Being Blue: A Day in the Life

There are quite a few Major Depressive Disorder (MDD) symptoms that affect Blue day-to-day. Depression (MDD) can come with many possible symptoms, including:

  • Feeling sad
  • Losing interest
  • Sleeping too
    little or too much
  • Trouble
    concentrating
  • Tired a lot
  • Restlessness or
    moving slowly
  • Change in weight
    or appetite
  • Feelings of
    worthlessness or guilt
  • Thoughts of suicide

Like Blue, you may not have realized that some of them are symptoms. Along with feeling sad or losing interest, keep scrolling down to find out about some of the symptoms of depression.

Time is only used for illustrative purposes. Patients may experience some of these symptoms any time of the day.

Scroll down
A Day in the Life of Being Blue: 7:00 AM

The Endless Morning

Many people
with depression experience being tired a lot.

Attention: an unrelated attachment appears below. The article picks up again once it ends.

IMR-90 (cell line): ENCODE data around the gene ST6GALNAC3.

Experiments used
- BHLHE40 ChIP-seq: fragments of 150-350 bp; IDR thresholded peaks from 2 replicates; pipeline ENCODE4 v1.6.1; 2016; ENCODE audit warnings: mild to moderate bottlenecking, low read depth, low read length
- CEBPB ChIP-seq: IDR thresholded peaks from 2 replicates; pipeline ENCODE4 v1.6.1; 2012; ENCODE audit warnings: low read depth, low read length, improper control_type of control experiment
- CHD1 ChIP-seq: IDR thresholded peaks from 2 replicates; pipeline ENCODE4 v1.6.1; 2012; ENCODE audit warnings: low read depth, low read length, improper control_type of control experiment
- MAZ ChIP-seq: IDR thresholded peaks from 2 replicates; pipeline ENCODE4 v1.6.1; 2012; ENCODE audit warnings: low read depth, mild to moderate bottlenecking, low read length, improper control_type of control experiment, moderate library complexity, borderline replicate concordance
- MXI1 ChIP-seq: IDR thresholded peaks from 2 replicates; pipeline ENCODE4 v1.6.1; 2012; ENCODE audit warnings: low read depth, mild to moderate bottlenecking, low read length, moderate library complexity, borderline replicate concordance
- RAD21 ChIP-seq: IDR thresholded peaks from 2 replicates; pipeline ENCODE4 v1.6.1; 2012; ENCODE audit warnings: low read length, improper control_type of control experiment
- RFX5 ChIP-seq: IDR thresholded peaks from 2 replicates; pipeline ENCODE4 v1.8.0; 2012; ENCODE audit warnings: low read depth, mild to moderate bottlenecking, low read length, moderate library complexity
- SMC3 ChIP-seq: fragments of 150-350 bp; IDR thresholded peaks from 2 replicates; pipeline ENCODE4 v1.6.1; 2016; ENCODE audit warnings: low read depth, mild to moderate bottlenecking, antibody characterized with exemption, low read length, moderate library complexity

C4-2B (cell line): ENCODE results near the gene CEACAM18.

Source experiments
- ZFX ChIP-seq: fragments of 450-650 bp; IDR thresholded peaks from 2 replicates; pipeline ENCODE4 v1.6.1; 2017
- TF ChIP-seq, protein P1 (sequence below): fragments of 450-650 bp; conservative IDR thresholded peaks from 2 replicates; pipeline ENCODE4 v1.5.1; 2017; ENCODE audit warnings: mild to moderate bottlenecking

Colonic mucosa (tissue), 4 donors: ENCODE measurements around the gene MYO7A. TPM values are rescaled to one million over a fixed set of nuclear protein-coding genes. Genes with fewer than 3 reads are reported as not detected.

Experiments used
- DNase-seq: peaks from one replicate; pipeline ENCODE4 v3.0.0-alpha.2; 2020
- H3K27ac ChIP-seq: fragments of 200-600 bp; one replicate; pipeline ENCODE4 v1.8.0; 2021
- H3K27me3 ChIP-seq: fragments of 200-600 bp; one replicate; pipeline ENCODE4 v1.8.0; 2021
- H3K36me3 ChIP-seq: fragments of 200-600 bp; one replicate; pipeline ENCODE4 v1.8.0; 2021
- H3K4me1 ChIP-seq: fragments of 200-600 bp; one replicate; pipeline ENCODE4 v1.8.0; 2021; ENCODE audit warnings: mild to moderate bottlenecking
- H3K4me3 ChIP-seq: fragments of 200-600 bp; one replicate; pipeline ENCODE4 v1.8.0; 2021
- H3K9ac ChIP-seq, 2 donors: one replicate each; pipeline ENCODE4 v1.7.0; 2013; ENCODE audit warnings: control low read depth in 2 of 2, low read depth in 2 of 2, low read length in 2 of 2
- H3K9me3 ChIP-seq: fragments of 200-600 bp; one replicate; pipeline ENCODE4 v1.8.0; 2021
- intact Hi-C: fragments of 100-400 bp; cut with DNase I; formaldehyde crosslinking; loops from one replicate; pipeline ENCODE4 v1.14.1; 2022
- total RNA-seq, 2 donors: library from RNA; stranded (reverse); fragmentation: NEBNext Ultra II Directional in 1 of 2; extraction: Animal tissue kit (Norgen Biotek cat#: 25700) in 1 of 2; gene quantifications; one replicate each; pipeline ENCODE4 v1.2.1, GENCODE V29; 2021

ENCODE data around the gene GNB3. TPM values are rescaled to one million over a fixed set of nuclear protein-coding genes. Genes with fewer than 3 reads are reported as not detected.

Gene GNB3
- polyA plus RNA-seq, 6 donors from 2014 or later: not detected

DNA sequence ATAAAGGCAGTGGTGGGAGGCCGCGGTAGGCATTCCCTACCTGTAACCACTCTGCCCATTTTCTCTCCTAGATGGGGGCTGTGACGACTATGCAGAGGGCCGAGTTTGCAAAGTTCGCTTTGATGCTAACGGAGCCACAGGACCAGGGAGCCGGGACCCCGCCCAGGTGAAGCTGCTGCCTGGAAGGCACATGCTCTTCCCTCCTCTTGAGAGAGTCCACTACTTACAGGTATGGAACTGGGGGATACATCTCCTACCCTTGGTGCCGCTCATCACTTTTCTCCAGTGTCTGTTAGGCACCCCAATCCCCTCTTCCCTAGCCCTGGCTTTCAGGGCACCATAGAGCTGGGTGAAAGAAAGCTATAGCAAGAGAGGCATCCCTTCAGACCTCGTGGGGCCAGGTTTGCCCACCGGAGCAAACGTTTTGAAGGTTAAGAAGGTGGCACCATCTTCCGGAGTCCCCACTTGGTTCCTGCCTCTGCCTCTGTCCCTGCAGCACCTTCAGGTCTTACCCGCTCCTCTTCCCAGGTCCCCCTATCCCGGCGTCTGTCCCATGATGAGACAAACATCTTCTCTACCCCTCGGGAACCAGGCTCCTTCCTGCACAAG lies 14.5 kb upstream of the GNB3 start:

A Day in the Life of Being Blue: 8:00 AM

Getting It in Gear

If people notice you being restless or moving slowly, that may be a symptom of depression.

A Day in the Life of Being Blue: 10:15 AM

Meetings and Other Stuff

Many people
with depression have trouble concentrating or making decisions.

Depression at work
Depression and self-worth
A Day in the Life of Being Blue: 5:00 PM

The Daily Self- blaming Session

Feelings of worthlessness or guilt may be a symptom of depression.

A Day in the Life of Being Blue: 7:00 PM

To Eat or Not To Eat?

Another symptom of depression may be a noticeable change in weight or appetite.

Depression and appetite
A Day in the Life of Being Blue: 2:00 AM

Sleep?
What's That?

Sleeping too little or too much
may be another symptom of depression.

Depression and sleep

Sleep?
What's That?

Sleeping too little or too much
may be another symptom of depression.

Do you have some of these symptoms? Have you been overlooking them?

There may be treatment options available for depression.
So, sharing your experiences with your healthcare professional is very important.

Get help tracking which symptoms you may have, so you can discuss them
with your healthcare professional.

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